Share on Facebook

18 Wacky Facts You Never Knew About Washington, D.C.

From monumental mishaps (literally) to unusual voting laws, our nation’s capital has a strange history.

libraryofcongressGalina Mikhalishina/Shutterstock

The Library of Congress is the world’s largest library

It has more than 162 million objects in the collection, including a top secret FBI interrogation manual—just another secret the FBI doesn’t want you to know. Some guy copyrighted the secret document, and according to the law, anything copyrighted must be available to anyone with a library card at the Library of Congress.

capitolMH Anderson Photography/Shutterstock

The U.S. Capitol isn’t totally American

It was designed by a Scottish doctor named William Thornton. George Washington and Thomas Jefferson held a contest to design the building, with a winning prize of $500, but they didn’t like any of the 17 entries received. Thornton submitted his designs after the deadline, but Washington and Jefferson liked it enough to choose it anyway.

cherryblossomESB Professional/Shutterstock

Neither are D.C.’s famous cherry blossoms

The 3,000 cherry trees lined along the Tidal Basin make D.C. a top spring travel destination, and they were a gift from Mayor Yukio Ozaki of Tokyo in 1912. The National Cherry Blossom Festival commemorates this event and the relationship between the U.S. and Japan every year.

streetsignbakdc/Shutterstock

Washington, D.C. is missing a street

All lettered streets in Washington, D.C. occur in alphabetical order—except for J, because there is no J Street. The most likely explanation is also the reason why J was the last letter added to the alphabet. People thought it would be confused with I Street, since the two letters were frequently used interchangeably during the 18th century.

washingtonmonumentPigprox/Shutterstock

The Washington Monument is actually two different colors

The Washington National Monument Society ran out of funding during construction, so the project was put on hold. Eventually, the U.S. government took over 25 years later, but it used marble from a different quarry. Over time, the stones have reacted differently to rain and erosion, which is why the bottom looks slightly different from the top.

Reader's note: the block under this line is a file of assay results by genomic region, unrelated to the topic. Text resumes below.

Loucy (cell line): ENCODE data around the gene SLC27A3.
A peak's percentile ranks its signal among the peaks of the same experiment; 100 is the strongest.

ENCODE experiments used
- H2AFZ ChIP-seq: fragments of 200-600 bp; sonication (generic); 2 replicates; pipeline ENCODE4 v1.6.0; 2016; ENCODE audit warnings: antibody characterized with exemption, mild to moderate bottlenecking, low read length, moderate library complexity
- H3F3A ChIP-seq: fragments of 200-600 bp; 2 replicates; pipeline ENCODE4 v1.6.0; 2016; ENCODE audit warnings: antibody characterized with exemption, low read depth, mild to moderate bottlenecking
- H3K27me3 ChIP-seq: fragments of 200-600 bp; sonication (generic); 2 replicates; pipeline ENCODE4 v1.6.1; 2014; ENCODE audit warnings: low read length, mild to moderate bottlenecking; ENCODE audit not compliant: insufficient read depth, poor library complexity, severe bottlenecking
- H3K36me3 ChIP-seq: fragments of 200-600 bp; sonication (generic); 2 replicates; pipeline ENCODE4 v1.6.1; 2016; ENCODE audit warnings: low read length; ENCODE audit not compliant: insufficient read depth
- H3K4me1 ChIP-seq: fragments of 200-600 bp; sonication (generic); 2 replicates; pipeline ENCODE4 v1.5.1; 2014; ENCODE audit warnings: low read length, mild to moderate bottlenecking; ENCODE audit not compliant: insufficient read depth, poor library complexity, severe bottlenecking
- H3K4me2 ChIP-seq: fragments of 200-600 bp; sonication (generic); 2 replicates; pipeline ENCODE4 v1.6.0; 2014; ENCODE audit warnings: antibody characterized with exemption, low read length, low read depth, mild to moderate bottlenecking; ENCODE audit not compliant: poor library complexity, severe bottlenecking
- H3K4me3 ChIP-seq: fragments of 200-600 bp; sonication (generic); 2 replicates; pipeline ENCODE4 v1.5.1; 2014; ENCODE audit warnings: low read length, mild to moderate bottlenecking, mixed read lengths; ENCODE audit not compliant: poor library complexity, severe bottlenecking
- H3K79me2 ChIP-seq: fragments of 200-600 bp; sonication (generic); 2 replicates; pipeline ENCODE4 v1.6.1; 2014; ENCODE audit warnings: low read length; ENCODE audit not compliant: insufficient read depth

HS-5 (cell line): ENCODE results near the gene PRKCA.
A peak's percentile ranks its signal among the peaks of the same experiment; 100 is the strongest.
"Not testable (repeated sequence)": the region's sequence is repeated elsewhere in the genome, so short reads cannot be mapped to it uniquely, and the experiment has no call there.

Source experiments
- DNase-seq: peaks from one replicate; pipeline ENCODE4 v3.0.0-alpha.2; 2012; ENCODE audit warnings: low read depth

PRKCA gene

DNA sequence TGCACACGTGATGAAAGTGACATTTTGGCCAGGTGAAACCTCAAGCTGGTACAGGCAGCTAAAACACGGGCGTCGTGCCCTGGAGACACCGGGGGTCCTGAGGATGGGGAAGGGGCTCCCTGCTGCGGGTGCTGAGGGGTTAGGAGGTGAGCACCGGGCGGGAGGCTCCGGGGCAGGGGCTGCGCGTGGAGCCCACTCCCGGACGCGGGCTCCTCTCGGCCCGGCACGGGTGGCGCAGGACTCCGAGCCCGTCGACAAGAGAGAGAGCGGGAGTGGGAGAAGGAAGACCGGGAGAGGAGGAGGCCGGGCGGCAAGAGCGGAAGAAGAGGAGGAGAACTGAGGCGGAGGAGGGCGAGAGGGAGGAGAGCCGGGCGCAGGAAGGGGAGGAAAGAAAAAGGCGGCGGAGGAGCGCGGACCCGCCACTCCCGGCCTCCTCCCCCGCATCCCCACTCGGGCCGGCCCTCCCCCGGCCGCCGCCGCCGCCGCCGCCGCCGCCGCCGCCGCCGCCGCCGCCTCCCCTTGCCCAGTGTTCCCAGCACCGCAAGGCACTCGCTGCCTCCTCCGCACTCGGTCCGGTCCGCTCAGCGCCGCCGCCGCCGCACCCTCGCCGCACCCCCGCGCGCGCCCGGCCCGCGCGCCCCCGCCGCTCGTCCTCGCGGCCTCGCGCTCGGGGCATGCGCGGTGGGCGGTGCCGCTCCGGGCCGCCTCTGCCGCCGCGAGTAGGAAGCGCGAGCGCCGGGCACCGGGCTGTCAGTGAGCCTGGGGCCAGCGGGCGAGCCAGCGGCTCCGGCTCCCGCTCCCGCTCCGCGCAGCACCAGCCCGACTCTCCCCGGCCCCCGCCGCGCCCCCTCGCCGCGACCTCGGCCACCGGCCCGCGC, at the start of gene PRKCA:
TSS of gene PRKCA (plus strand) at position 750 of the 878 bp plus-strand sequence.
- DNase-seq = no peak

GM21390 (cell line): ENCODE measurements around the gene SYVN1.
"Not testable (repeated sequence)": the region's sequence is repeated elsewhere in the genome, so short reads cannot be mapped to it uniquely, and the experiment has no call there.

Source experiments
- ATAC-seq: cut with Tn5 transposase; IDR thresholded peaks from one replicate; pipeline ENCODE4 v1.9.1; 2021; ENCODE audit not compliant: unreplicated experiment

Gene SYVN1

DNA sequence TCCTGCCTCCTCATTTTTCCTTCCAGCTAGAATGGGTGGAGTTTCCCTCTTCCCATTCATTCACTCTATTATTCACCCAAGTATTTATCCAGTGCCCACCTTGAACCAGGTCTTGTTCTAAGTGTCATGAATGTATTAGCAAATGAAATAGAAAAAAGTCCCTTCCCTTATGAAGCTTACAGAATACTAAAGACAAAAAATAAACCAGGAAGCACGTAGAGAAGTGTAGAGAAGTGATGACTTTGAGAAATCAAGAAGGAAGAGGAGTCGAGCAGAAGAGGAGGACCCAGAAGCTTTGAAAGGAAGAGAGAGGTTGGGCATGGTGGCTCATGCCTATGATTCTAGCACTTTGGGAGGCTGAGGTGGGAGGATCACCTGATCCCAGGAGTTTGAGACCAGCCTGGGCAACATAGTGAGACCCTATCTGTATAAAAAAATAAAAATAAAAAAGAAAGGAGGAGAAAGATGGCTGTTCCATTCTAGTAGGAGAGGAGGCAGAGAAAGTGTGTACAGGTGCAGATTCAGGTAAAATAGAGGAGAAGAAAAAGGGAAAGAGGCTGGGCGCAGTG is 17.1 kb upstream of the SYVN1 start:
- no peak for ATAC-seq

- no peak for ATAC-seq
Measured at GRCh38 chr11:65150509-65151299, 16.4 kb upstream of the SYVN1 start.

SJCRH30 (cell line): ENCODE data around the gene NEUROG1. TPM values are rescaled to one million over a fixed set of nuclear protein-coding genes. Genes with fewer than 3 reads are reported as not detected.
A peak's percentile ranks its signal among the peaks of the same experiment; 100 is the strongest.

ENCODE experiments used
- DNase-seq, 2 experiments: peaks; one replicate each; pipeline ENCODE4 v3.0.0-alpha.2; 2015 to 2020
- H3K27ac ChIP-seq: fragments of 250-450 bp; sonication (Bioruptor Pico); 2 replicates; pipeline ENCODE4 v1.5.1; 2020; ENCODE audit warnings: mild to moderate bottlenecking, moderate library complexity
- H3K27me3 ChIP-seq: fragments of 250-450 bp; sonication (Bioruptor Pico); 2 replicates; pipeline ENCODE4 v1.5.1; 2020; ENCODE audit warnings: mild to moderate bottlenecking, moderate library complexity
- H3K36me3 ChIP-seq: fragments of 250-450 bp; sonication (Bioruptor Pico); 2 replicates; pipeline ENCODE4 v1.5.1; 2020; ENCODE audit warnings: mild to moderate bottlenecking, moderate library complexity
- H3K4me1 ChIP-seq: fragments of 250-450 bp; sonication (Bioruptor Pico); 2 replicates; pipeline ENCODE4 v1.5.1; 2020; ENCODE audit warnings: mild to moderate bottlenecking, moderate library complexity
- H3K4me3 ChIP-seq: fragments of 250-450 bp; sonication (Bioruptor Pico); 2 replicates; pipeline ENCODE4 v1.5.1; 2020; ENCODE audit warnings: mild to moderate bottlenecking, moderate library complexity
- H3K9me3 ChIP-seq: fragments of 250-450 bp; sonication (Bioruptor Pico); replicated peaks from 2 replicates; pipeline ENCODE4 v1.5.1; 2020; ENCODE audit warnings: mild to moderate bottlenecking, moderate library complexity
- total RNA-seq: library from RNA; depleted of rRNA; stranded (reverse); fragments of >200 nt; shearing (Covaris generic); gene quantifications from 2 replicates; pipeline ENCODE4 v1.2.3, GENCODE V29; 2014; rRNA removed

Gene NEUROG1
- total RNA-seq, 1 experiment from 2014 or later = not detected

lincolnmemorialZack Frank/Shutterstock

Building the Lincoln Memorial took way longer than expected

Congress created a Lincoln Memorial Association two years after the president’s assassination, but construction didn’t start until 1914. It eventually opened in 1922. Now it stands proud with 36 columns, representing each of the states in the Union when Lincoln died, and it made up of stones from Massachusetts, Colorado, Indiana, Tennessee, Alabama, and Georgia. Architect Henry Bacon purposely did this to show that a country torn apart by war can still unite to create something beautiful.

lincolnmemorialholbox/Shutterstock

Other things about the Lincoln Memorial you never knew:

There’s a glaring typo in the inscription of Lincoln’s second inaugural address etched into the wall. Also, Martin Luther King, Jr. made his famous “I Have a Dream” speech in front of the Lincoln Memorial.

mlkLife Atlas Photography/Shutterstock

And speaking of MLK…

The sculptor behind the statue in the Martin Luther King, Jr. Memorial was Chinese artist Master Lei Yixin. He sculpted 80 percent of the artwork in China, had it transported to the U.S., and then finished the rest on site in D.C. The memorial is one of four monuments on the National Mall dedicated to a non-president.

View Slides 1-10